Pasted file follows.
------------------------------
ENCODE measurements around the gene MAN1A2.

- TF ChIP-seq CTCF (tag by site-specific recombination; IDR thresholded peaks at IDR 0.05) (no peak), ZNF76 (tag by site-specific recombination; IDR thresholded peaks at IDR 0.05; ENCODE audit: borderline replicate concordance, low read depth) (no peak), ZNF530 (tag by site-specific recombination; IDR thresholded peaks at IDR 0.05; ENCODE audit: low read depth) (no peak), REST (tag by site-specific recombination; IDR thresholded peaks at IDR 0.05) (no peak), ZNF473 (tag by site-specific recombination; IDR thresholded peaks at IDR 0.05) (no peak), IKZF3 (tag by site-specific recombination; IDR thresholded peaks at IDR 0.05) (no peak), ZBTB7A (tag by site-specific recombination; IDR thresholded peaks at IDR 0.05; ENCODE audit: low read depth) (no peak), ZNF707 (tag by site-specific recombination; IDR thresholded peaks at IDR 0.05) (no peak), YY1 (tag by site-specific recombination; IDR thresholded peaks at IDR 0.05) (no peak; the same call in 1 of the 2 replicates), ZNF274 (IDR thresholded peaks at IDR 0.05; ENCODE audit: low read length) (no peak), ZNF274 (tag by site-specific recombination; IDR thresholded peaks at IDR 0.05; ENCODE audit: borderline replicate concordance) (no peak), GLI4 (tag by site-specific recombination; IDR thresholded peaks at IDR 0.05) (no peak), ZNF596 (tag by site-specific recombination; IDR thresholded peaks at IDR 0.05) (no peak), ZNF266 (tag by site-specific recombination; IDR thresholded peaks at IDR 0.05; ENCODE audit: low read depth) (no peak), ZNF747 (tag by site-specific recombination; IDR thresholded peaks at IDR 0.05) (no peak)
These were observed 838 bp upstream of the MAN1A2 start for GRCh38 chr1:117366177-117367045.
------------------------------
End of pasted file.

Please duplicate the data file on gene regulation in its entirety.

ENCODE measurements around the gene MAN1A2.

- TF ChIP-seq CTCF (tag by site-specific recombination; IDR thresholded peaks at IDR 0.05) (no peak), ZNF76 (tag by site-specific recombination; IDR thresholded peaks at IDR 0.05; ENCODE audit: borderline replicate concordance, low read depth) (no peak), ZNF530 (tag by site-specific recombination; IDR thresholded peaks at IDR 0.05; ENCODE audit: low read depth) (no peak), REST (tag by site-specific recombination; IDR thresholded peaks at IDR 0.05) (no peak), ZNF473 (tag by site-specific recombination; IDR thresholded peaks at IDR 0.05) (no peak), IKZF3 (tag by site-specific recombination; IDR thresholded peaks at IDR 0.05) (no peak), ZBTB7A (tag by site-specific recombination; IDR thresholded peaks at IDR 0.05; ENCODE audit: low read depth) (no peak), ZNF707 (tag by site-specific recombination; IDR thresholded peaks at IDR 0.05) (no peak), YY1 (tag by site-specific recombination; IDR thresholded peaks at IDR 0.05) (no peak; the same call in 1 of the 2 replicates), ZNF274 (IDR thresholded peaks at IDR 0.05; ENCODE audit: low read length) (no peak), ZNF274 (tag by site-specific recombination; IDR thresholded peaks at IDR 0.05; ENCODE audit: borderline replicate concordance) (no peak), GLI4 (tag by site-specific recombination; IDR thresholded peaks at IDR 0.05) (no peak), ZNF596 (tag by site-specific recombination; IDR thresholded peaks at IDR 0.05) (no peak), ZNF266 (tag by site-specific recombination; IDR thresholded peaks at IDR 0.05; ENCODE audit: low read depth) (no peak), ZNF747 (tag by site-specific recombination; IDR thresholded peaks at IDR 0.05) (no peak)
These were observed 838 bp upstream of the MAN1A2 start for GRCh38 chr1:117366177-117367045.